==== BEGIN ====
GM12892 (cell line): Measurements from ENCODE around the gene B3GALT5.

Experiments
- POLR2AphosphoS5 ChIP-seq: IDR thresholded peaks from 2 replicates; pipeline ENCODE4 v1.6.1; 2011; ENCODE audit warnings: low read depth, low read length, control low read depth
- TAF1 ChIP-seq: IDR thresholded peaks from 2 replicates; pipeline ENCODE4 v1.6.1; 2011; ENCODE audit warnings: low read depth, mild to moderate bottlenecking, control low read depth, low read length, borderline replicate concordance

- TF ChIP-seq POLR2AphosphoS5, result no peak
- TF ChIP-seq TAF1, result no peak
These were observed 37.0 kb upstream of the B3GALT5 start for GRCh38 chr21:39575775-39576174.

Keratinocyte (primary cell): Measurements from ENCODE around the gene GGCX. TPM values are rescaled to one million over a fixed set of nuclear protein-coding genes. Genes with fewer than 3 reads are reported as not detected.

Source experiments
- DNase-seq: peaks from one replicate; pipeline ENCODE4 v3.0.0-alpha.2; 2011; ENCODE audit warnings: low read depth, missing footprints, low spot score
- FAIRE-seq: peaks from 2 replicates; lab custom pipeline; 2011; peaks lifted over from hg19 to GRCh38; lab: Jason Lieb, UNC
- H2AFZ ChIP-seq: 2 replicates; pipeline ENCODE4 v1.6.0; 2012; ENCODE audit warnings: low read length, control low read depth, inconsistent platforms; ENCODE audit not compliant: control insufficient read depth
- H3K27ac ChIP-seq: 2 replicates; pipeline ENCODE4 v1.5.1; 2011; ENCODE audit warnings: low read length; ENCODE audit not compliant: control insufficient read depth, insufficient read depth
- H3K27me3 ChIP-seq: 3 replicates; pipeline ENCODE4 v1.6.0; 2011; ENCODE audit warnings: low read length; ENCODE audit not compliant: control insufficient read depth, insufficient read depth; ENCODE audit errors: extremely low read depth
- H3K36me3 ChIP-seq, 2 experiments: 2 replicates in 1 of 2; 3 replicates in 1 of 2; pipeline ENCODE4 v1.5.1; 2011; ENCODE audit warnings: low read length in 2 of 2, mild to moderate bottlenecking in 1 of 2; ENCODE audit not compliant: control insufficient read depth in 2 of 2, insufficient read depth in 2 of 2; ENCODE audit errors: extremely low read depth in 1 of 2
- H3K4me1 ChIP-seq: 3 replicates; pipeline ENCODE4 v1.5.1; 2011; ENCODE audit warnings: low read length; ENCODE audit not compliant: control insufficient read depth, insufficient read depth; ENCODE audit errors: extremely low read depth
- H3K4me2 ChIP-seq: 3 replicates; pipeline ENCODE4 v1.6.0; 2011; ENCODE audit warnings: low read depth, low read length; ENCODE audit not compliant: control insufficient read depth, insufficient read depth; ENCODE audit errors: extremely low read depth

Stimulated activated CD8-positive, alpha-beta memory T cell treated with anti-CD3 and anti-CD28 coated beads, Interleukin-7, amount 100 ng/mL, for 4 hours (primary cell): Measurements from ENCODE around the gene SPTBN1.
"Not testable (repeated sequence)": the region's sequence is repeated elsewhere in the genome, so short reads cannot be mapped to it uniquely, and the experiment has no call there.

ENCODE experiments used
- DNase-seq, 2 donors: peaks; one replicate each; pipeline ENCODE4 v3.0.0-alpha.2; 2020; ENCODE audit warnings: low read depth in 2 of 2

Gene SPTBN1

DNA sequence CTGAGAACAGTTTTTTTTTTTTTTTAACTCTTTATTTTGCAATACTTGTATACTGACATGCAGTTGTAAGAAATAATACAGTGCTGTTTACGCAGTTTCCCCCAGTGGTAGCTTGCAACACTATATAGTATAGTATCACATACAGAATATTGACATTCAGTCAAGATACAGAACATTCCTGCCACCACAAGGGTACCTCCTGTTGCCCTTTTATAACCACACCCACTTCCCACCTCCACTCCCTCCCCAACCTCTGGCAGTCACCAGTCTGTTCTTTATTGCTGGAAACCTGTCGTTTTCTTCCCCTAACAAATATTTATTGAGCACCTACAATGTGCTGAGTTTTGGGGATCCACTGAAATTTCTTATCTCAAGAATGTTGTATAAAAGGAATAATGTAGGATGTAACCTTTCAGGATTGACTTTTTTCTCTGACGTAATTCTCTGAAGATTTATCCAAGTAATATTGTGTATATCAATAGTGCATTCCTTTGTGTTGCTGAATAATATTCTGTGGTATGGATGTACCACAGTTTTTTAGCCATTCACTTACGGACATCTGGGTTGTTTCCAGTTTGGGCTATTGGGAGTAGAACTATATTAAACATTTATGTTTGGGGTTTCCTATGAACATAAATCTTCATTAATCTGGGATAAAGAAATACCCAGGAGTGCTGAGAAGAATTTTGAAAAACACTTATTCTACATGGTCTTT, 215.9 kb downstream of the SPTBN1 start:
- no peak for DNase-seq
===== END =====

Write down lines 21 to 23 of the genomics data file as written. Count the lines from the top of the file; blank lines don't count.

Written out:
- DNase-seq, 2 donors: peaks; one replicate each; pipeline ENCODE4 v3.0.0-alpha.2; 2020; ENCODE audit warnings: low read depth in 2 of 2

Gene SPTBN1

DNA sequence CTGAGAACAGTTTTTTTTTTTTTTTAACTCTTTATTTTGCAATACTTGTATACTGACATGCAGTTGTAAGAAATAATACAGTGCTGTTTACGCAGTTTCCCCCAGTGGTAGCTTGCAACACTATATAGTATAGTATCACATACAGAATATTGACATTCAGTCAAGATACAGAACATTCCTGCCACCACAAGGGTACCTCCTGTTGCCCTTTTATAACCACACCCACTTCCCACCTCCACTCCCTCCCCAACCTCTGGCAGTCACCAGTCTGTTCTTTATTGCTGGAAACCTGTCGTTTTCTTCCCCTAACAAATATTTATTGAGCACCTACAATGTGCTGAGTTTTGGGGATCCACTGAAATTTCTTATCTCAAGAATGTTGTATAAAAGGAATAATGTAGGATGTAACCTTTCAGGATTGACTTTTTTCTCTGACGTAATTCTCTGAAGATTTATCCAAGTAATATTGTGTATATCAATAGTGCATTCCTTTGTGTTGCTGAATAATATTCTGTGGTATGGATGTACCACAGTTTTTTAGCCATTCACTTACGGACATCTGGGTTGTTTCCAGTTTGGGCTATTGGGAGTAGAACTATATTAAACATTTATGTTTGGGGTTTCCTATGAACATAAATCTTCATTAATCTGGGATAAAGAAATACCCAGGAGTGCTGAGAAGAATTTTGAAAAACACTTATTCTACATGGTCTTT, 215.9 kb downstream of the SPTBN1 start: